• corticosteroids (e.g., prednisone)
  • digoxin
  • insulin
  • lithium
  • medications that reduce potassium levels (e.g., other diuretics such as furosemide)
  • narcotics (e.g., codeine)
  • nonsteroidal anti-inflammatory medications (NSAIDs; e.g., ibuprofen, naproxen)
  • norepinephrine
  • oral diabetes medications (e.g., glyburide, gliclazide, metformin, pioglitazone)
  • other high blood pressure medications (e.g., beta-blockers)
  • quinidine
  • rituximab
  • tetracyclines (e.g., tetracycline, minocycline, doxycycline)
  • topiramate
If you are taking any of these medications, speak with your doctor or pharmacist. Depending on your specific circumstances, your doctor may want you to:
  • stop taking one of the medications,
  • change one of the medications to another,
  • change how you are taking one or both of the medications, or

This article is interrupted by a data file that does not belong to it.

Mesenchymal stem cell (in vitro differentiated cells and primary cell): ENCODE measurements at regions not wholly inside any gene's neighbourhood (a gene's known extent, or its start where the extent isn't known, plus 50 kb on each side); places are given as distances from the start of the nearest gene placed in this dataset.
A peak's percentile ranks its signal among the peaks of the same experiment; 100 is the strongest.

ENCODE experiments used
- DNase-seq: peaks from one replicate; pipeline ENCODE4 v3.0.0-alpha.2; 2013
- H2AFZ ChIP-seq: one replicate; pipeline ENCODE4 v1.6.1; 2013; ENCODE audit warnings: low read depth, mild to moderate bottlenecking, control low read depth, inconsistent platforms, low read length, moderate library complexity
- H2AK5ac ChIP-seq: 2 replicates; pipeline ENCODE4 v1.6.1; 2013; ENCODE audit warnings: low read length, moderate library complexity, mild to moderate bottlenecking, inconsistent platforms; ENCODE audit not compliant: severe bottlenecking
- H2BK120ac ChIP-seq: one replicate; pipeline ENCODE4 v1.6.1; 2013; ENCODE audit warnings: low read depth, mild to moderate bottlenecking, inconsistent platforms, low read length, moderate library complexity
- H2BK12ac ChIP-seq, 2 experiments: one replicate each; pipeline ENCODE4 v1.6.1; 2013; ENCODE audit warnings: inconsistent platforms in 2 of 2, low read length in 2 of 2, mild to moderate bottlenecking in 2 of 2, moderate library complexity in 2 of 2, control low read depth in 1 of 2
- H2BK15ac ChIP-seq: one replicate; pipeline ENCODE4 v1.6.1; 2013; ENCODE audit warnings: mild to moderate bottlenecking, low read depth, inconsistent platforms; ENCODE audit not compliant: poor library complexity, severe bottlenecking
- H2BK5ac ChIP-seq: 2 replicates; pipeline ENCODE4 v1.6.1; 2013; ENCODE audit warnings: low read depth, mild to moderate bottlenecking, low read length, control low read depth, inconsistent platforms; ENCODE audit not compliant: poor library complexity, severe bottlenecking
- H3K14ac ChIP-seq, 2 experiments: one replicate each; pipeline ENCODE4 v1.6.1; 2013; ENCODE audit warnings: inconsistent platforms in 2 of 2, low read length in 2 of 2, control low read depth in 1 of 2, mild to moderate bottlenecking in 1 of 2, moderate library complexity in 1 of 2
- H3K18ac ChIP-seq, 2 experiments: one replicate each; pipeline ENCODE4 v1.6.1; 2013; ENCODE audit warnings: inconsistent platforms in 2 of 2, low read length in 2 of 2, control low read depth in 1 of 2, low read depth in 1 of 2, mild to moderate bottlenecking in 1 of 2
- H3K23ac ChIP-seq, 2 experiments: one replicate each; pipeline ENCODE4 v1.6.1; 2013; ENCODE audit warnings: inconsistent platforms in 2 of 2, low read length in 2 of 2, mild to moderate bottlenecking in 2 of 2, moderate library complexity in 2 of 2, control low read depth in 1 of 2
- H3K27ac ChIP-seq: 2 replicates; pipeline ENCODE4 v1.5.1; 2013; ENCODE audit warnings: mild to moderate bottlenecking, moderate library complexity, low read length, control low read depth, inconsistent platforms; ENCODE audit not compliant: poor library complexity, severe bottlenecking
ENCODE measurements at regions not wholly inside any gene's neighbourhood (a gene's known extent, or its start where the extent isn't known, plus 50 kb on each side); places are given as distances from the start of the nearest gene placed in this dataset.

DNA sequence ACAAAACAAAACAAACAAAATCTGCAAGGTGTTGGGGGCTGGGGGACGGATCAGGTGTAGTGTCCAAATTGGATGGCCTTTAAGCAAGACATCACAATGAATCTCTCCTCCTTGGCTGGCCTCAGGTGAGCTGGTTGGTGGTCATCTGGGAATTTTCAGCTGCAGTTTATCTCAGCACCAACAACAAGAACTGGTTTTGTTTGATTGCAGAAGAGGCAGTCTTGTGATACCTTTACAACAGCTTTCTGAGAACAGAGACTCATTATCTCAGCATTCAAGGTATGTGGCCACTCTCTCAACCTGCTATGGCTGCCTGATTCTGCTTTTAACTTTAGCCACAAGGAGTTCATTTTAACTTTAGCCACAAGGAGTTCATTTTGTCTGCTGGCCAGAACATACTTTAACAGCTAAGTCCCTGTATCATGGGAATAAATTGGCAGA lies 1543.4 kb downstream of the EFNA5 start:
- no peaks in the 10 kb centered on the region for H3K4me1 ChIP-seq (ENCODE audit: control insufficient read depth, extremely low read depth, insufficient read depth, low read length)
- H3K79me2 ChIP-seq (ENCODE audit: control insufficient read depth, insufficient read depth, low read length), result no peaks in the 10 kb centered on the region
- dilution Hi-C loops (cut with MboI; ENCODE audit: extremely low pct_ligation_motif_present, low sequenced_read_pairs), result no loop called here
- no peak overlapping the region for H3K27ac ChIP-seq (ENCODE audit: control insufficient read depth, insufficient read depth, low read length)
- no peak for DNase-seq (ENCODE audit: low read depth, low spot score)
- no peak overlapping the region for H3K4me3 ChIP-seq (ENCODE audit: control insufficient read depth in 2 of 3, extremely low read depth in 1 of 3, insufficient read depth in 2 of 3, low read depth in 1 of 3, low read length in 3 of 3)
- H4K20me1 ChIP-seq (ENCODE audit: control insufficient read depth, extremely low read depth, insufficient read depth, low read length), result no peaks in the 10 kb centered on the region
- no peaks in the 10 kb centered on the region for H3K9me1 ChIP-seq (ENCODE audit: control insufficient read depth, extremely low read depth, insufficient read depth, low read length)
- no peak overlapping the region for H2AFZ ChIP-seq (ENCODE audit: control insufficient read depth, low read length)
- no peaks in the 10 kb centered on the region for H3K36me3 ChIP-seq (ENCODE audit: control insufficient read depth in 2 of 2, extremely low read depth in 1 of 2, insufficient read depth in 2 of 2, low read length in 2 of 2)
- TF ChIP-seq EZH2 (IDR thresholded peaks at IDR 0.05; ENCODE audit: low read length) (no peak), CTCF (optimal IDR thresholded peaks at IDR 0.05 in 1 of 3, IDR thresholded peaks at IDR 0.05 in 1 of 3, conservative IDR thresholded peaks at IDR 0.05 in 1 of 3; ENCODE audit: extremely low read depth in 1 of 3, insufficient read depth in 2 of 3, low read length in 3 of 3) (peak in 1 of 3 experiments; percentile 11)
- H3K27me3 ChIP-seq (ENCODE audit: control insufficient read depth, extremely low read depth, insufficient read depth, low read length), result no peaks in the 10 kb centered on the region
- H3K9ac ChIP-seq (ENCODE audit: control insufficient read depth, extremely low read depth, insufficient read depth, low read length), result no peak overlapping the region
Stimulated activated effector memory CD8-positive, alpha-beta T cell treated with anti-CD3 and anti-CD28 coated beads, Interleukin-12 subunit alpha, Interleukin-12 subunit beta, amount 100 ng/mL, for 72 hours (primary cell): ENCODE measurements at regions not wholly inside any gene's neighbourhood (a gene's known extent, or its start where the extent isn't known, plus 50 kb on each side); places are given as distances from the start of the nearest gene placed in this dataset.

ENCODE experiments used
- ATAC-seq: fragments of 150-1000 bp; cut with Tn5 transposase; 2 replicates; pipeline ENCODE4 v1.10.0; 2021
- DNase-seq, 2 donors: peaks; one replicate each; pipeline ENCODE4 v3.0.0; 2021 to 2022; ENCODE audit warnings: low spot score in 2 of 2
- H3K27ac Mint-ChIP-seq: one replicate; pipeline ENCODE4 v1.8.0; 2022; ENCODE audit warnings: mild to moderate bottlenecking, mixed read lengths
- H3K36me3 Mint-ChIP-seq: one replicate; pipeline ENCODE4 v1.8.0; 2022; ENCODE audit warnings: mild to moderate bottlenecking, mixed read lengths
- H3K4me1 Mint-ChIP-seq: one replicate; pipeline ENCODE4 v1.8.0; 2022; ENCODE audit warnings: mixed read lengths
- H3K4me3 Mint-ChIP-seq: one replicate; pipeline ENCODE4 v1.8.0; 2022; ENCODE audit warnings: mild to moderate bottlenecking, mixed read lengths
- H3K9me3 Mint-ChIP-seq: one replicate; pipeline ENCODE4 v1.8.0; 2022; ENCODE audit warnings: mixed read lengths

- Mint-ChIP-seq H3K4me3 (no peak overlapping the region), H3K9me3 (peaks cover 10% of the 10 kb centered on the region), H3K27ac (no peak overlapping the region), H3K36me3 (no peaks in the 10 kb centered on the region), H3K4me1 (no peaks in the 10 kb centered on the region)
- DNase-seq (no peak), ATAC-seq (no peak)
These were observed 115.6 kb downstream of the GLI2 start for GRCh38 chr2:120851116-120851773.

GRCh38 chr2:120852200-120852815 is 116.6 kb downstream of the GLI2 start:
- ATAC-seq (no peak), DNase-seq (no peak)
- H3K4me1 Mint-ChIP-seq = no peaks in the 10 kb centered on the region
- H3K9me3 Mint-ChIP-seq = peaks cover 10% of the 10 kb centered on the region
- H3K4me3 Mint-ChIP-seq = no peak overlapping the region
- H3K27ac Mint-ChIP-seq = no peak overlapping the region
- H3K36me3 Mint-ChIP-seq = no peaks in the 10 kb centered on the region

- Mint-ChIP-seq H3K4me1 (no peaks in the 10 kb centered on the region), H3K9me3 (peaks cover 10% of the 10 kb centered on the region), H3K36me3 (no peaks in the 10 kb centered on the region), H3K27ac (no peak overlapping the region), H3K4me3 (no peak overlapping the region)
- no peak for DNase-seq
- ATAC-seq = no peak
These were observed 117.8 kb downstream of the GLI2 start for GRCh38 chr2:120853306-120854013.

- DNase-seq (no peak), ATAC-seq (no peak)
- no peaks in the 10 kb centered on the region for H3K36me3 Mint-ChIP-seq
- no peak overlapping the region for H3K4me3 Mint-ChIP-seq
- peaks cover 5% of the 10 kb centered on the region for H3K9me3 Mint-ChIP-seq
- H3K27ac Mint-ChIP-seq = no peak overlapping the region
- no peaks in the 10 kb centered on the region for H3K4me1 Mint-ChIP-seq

• leave everything as is.

An interaction between two medications does not always mean that you must stop taking one of them. Speak to your doctor about how any drug interactions are being managed or should be managed.

Medications other than those listed above may interact with this medication. Tell your doctor or prescriber about all prescription, over-the-counter (non-prescription), and herbal medications you are taking. Also tell them about any supplements you take. Since caffeine, alcohol, the nicotine from cigarettes, or street drugs can affect the action of many medications, you should let your prescriber know if you use them.